Even if you have not seen Elia Kazan’s On the Waterfront (1954; streaming for free on Amazon Prime), you likely have heard its most famous lines, delivered by Marlon Brando’s Terry Malloy to his brother Charlie (Rod Steiger): “I coulda had class. I coulda been a contender. I coulda been somebody, instead of a bum, which is what I am, let’s face it.”
The film is complex, although the story itself is straight-forward. Multiple characters change during the course of the movie, including Terry, Charlie, Father Barry (Karl Malden), Edie (Eva Marie Saint in her first movie role) and Joey’s father (John Hamilton), and the other stevedores. Edie is the constant, the voice of everyone’s conscience, born from her grief and anger that no one will speak about who killed her brother. She tells Father Barry that “saints don’t hide out in churches” and she refuses to accept Terry’s excuses for not doing the right thing. In the church, when Father Barry is trying to call a small group to action, Edie is the one who angrily rebukes them for their cowardice.
Edie’s conscientiousness highlights the central theme, as we are asked to consider both the difficulty of overcoming the (in)action of a fearful crowd in the face of an injustice, as well as what we would do in a similar situation. Eventually, the crowd will join the right side, but only as the result of one individual’s actions. It takes Terry’s willingness to be beat up by Johnny Friendly’s thugs for the rest of the dock workers to turn against Johnny and his mob-run union. Edie has her moments of standing alone, first over the body of her brother, then in the church among the parishioners, and later with Terry. And Father Barry stands alone after Kayo Dugan is killed, ironically, by a pallet of the Jameson for which he had been hoping. The priest takes the abuse, as well as the rotten and rocky projectiles, of the mob enforcers and the silence of most of the workers.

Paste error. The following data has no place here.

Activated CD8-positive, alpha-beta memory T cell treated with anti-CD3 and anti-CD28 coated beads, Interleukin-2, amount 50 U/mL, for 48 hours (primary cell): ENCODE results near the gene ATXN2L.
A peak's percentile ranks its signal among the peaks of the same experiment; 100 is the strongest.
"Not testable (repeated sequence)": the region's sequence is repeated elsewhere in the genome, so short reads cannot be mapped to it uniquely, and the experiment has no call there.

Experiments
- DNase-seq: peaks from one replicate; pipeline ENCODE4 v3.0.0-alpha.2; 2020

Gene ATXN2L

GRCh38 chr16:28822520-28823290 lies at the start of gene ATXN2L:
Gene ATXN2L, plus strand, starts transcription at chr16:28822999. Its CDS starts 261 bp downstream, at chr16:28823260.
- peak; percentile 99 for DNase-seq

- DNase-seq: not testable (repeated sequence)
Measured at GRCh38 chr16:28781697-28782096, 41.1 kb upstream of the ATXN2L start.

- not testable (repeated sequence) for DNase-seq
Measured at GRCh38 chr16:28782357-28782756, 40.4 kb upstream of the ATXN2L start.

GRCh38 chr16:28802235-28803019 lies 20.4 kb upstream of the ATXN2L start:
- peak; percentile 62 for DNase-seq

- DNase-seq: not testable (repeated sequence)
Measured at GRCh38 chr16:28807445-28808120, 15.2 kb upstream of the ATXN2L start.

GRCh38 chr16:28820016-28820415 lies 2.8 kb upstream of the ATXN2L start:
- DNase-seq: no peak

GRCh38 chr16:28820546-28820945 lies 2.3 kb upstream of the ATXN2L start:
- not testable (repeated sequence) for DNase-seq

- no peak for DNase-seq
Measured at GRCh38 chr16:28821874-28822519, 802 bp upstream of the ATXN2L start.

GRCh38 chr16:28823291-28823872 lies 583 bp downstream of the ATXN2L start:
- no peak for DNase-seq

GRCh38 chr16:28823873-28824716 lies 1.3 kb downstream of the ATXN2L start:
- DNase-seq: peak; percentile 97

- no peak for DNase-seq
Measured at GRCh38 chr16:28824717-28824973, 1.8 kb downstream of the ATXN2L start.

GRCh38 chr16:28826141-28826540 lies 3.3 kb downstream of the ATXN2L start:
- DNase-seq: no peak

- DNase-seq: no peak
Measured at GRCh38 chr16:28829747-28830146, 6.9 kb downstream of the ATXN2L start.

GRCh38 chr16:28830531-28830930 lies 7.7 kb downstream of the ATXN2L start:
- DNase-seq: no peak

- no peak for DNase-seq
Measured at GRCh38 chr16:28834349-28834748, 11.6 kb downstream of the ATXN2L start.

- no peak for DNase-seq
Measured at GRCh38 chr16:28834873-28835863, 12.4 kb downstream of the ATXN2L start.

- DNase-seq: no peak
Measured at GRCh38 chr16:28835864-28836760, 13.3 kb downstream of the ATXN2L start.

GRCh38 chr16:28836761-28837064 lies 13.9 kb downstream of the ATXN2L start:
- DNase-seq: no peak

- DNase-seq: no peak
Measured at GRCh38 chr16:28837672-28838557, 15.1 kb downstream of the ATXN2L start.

I tend to stay away from making direct comparisons of people’s suffering with the crucifixion of Jesus, as Barry does in his speech. I prefer to let Christ’s crucifixion stand uniquely as the suffering of the Just for the unjust, the Holy One of God in the place of sinners. It seems to dilute the singular nature of His mediation to associate every instance of unjust human suffering with the cross, especially when the person who suffers or dies is not doing so because he or she bears the Name of Jesus as a believer.
And yet, there is an undeniable power—at least from a human perspective—in people who suffer or are killed for doing the right(eous) thing, as Joey does, as Kayo does, as Charlie and Terry do. Because Father Barry stands and speaks while suffering the assaults of those who want to silence him, some are convinced to see clearly the nature of Johnny Friendly’s methods of intimidation and control. Within the system as it stands, it seems impossible for anyone to resist the will of the union, especially when such resistance would threaten one’s livelihood. After all, hasn’t Johnny Friendly made us prosper? What does it matter if he bends or breaks the law to help us get what should be coming to us anyway?
Father Barry reconsiders his position in part because of Edie’s rebuke of him over Joey’s body, but he also realizes that this is the parish to which he has been given. (Incidentally, I wonder what our ecclesial life would look like if we had a parish system, where all the Christians of a particular tradition had one church, whether they liked it or not! We might, then, be able to bear better witness about being the Body of Christ in a place. But we’re Americans, so we continue to split and splinter and fragment.)
Barry does not get a choice in the cross he will have to bear, but it comes within his vocation, in that particular place and that particular time. Not everyone physically suffers, but if suffering comes to him, he’s willing to bear it, especially in light of his promise to Dugan that he would stand with him to the very end. It is required of him that he be where his people are, even if they (or he) do not particularly like it, because he is their pastor.
In On the Waterfront, the righteous are vindicated at the end, but of course that does not always happen in real life, at least as far as we can see. But the film gives us striking examples of resisting evil, quite apart from whether the victory seems assured. And in this case, it is a reflection of Christ, whose death seemed to be a defeat. Indeed, without the resurrection, His unjust crucifixion would remain an empty “moral” victory. While the deaths of Joey, Kayo, and Charlie are examples, it is only in the light and hope of Jesus’ resurrection that the righteous know that victory is certain.
Maybe, then, in spite of my own reservations, the splattered and bleeding Father Barry has a point.